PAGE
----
“The common definition of a weed – that is a plant in the wrong place – conceals two important implications. Firstly, the word “wrong” implies a human opinion, since right and wrong are human concepts not inherent in nature. Secondly, the word “place” implies some characteristic dependence on environment, or in other words an ecological relationship, and clearly that relationship has to do with man’s own botanical activities in farming.” – A.H. Bunting (1960)

The invasiveness of weeds is a human judgement. We as humans put values on things we often don’t understand. Both honey bees and earthworms are not native to my eastern United States home, but everyone accepts them as a positive thing. Some day I’m going to ask those who describe living things as invasive to explain to me why these two examples (plus us humans) don’t count. Should make for an interesting conversation.

Shade Gardening in Northeastern Ohio

A shade covered yard shouldn’t keep you from growing your own food.

Snarky Acres in the shade
Snarky Acres in the shade

Not everyone is lucky enough to have a sunny plot. Trees are great to climb and sit under, but not so much if you want grow vegetables. The first question you should ask yourself is “How much and what kind of shade do you have?” Not all shade is the same. Dappled shade under a tall tree is not equal to total shade on the north side of a building. There are several ways to determine how much sun you have on a given site.  If you are more technological, there are devices that will give you an exact reading, like the Suncalc Sunlight Calculator.  Just pop it into the ground in the morning on a sunny day (which isn’t always available here in Northeast Ohio), and by evening, it will tell you how much sunlight you have at that specific spot. I would recommend setting a phone alarm on your phone to remind you to pick it up at the end of the day. I once forgot about it for several days and thought a mushroom had popped up in the yard until I had a flash of memory.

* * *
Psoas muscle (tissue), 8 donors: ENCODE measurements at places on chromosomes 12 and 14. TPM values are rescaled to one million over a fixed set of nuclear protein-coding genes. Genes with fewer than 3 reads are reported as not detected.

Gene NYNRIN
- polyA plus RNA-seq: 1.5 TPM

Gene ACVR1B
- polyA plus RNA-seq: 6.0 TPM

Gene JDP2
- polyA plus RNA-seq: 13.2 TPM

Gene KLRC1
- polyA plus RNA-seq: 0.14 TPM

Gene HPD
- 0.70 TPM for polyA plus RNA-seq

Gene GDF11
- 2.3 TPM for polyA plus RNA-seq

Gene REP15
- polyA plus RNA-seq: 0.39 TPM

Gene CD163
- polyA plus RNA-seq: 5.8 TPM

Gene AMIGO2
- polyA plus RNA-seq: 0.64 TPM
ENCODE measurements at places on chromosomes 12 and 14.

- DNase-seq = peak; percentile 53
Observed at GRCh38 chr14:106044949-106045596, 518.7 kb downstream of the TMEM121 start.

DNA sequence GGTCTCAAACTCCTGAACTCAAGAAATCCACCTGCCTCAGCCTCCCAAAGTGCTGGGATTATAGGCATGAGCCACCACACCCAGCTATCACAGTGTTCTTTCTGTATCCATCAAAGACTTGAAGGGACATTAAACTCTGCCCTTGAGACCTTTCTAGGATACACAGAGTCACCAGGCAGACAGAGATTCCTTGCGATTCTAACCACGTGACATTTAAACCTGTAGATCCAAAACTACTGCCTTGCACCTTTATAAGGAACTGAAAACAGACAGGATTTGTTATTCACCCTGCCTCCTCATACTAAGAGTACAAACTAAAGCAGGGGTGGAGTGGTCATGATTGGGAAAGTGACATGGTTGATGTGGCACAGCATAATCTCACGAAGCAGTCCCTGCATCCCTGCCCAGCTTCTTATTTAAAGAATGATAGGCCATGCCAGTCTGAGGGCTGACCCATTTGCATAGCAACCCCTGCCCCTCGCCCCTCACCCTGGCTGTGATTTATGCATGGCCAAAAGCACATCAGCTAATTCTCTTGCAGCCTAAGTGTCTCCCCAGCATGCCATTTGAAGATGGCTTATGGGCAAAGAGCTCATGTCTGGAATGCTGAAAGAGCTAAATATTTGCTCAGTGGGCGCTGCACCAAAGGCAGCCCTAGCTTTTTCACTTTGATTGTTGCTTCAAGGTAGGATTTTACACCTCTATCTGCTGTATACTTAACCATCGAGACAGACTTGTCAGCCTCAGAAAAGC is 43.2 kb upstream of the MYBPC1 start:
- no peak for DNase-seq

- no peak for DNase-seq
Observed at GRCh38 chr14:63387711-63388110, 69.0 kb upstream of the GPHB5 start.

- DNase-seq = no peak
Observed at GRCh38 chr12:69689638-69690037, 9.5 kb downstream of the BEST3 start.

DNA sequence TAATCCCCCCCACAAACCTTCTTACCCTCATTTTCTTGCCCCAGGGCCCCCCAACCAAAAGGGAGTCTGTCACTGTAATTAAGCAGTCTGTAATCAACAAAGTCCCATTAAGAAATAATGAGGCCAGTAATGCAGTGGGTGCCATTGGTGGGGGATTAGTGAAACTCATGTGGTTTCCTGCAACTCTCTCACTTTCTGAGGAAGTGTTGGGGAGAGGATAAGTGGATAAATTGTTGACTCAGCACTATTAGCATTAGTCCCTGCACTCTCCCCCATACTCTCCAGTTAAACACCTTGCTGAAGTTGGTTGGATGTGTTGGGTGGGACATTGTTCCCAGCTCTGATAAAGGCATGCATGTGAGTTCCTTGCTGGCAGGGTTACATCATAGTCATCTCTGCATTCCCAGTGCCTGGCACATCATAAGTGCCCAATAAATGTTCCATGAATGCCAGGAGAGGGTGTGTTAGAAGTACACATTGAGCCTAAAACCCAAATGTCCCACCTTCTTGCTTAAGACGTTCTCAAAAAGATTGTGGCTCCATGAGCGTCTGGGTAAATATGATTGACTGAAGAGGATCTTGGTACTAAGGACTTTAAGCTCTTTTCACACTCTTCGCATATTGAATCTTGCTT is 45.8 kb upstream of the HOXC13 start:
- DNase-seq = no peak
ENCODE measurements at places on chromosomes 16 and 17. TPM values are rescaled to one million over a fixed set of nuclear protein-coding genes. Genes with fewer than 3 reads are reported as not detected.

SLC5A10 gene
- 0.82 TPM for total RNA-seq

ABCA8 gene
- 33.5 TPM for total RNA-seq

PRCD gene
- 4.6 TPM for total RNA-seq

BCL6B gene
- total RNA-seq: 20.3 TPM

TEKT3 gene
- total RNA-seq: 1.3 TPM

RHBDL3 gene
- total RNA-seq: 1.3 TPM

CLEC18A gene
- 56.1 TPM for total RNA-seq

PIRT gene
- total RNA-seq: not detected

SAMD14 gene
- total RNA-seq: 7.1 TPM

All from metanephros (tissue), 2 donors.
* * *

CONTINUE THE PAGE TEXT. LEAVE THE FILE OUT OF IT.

Here is Suncalc’s definition of full sun through full shade:

Full Sun 6+
›Partial Sun at least 4 hours up to 6
›Partial Shade 1.5 to 4
›Full Shade less than 1.5 hours

Stick it into the ground at your site in the morning, and by evening you'll know how much sunlight you have.
Stick it into the ground at your site in the morning, and by evening you’ll know how much sunlight you have.

Another way to determine how much shade you have is to observe the current plants growing in your yard (including weeds). Both violets and ground ivy (shown below) are indicators you have at least partial shade (if not more sunlight). If the spot in question has issues even growing grass, you probably don’t have enough sun. Just remember that different times of the year will have different amounts of sunlight. For instance, in the spring before the trees leaf out will have much more sun than in the summer.

If you don’t have the time or patience to just observe the site, try some limited trial plantings in pots first. I’d also advise starting with the 2 to 4 hour veggies listed down below, especially the leafy greens.  If those are successful, you can then try plants that need more sun.

violet
Violets
Ground Ivy or Creeping Charlie
Ground Ivy or Creeping Charlie

›Front Yard Herb Shade Garden

My shade perennial herb garden receiving its one hour of direct light of the day
My shade perennial herb garden receiving its one hour of direct light of the day

2 to 4 hours
Herbs – Chives, Cilantro,Garlic,Lemon Balm, Mint, Oregano,Parsley,Thyme
Asian greens – bok choi, komatsuna, tatsoi
Mesclun
Mustard/Turnip Greens
Scallions
Arugula
Lettuce/mache
Kale
Spinach/Chard

4 to 5 hours
›Peas/beans – bush
›Root veg – beets, carrots, potatoes, radishes, turnips
Swiss chard with stalks

More than 6 hours per day
Tomatoes
Peppers
Eggplants
Corn
Squashes

Identify and Utilize Your Current Weeds